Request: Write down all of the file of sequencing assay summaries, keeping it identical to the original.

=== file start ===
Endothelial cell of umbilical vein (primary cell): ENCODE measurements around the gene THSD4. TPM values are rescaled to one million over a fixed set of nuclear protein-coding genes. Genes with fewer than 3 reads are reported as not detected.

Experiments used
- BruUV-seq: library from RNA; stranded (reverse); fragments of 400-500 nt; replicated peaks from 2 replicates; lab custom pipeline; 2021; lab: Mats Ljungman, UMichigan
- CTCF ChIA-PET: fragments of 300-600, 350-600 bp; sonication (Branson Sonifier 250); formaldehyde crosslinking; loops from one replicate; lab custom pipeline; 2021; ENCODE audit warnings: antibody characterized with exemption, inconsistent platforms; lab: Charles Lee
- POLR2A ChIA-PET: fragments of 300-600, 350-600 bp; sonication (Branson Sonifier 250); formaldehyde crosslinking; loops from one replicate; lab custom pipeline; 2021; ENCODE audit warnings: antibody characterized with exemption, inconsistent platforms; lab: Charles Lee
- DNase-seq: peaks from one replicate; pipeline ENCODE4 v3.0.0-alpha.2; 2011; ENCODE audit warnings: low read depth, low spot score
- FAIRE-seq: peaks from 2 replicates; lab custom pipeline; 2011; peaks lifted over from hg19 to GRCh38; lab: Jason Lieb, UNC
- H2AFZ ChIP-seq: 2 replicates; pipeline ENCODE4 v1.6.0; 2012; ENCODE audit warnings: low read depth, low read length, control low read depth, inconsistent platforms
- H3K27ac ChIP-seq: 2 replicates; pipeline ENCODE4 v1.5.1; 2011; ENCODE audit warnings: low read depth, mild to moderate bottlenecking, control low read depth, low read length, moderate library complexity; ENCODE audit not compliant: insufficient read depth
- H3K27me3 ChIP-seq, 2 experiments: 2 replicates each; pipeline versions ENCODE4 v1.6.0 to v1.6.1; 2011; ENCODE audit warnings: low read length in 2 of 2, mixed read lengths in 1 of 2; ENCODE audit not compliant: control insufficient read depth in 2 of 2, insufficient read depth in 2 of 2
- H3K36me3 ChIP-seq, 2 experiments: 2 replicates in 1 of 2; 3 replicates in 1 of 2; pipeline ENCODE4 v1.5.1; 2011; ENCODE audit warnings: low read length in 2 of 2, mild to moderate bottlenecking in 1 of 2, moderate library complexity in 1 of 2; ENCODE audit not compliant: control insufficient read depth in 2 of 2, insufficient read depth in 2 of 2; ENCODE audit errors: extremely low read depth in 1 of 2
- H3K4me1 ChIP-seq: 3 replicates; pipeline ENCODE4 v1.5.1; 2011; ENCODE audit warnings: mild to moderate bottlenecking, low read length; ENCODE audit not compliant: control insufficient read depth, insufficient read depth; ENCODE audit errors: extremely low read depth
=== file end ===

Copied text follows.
Endothelial cell of umbilical vein (primary cell): ENCODE measurements around the gene THSD4. TPM values are rescaled to one million over a fixed set of nuclear protein-coding genes. Genes with fewer than 3 reads are reported as not detected.

Experiments used
- BruUV-seq: library from RNA; stranded (reverse); fragments of 400-500 nt; replicated peaks from 2 replicates; lab custom pipeline; 2021; lab: Mats Ljungman, UMichigan
- CTCF ChIA-PET: fragments of 300-600, 350-600 bp; sonication (Branson Sonifier 250); formaldehyde crosslinking; loops from one replicate; lab custom pipeline; 2021; ENCODE audit warnings: antibody characterized with exemption, inconsistent platforms; lab: Charles Lee
- POLR2A ChIA-PET: fragments of 300-600, 350-600 bp; sonication (Branson Sonifier 250); formaldehyde crosslinking; loops from one replicate; lab custom pipeline; 2021; ENCODE audit warnings: antibody characterized with exemption, inconsistent platforms; lab: Charles Lee
- DNase-seq: peaks from one replicate; pipeline ENCODE4 v3.0.0-alpha.2; 2011; ENCODE audit warnings: low read depth, low spot score
- FAIRE-seq: peaks from 2 replicates; lab custom pipeline; 2011; peaks lifted over from hg19 to GRCh38; lab: Jason Lieb, UNC
- H2AFZ ChIP-seq: 2 replicates; pipeline ENCODE4 v1.6.0; 2012; ENCODE audit warnings: low read depth, low read length, control low read depth, inconsistent platforms
- H3K27ac ChIP-seq: 2 replicates; pipeline ENCODE4 v1.5.1; 2011; ENCODE audit warnings: low read depth, mild to moderate bottlenecking, control low read depth, low read length, moderate library complexity; ENCODE audit not compliant: insufficient read depth
- H3K27me3 ChIP-seq, 2 experiments: 2 replicates each; pipeline versions ENCODE4 v1.6.0 to v1.6.1; 2011; ENCODE audit warnings: low read length in 2 of 2, mixed read lengths in 1 of 2; ENCODE audit not compliant: control insufficient read depth in 2 of 2, insufficient read depth in 2 of 2
- H3K36me3 ChIP-seq, 2 experiments: 2 replicates in 1 of 2; 3 replicates in 1 of 2; pipeline ENCODE4 v1.5.1; 2011; ENCODE audit warnings: low read length in 2 of 2, mild to moderate bottlenecking in 1 of 2, moderate library complexity in 1 of 2; ENCODE audit not compliant: control insufficient read depth in 2 of 2, insufficient read depth in 2 of 2; ENCODE audit errors: extremely low read depth in 1 of 2
- H3K4me1 ChIP-seq: 3 replicates; pipeline ENCODE4 v1.5.1; 2011; ENCODE audit warnings: mild to moderate bottlenecking, low read length; ENCODE audit not compliant: control insufficient read depth, insufficient read depth; ENCODE audit errors: extremely low read depth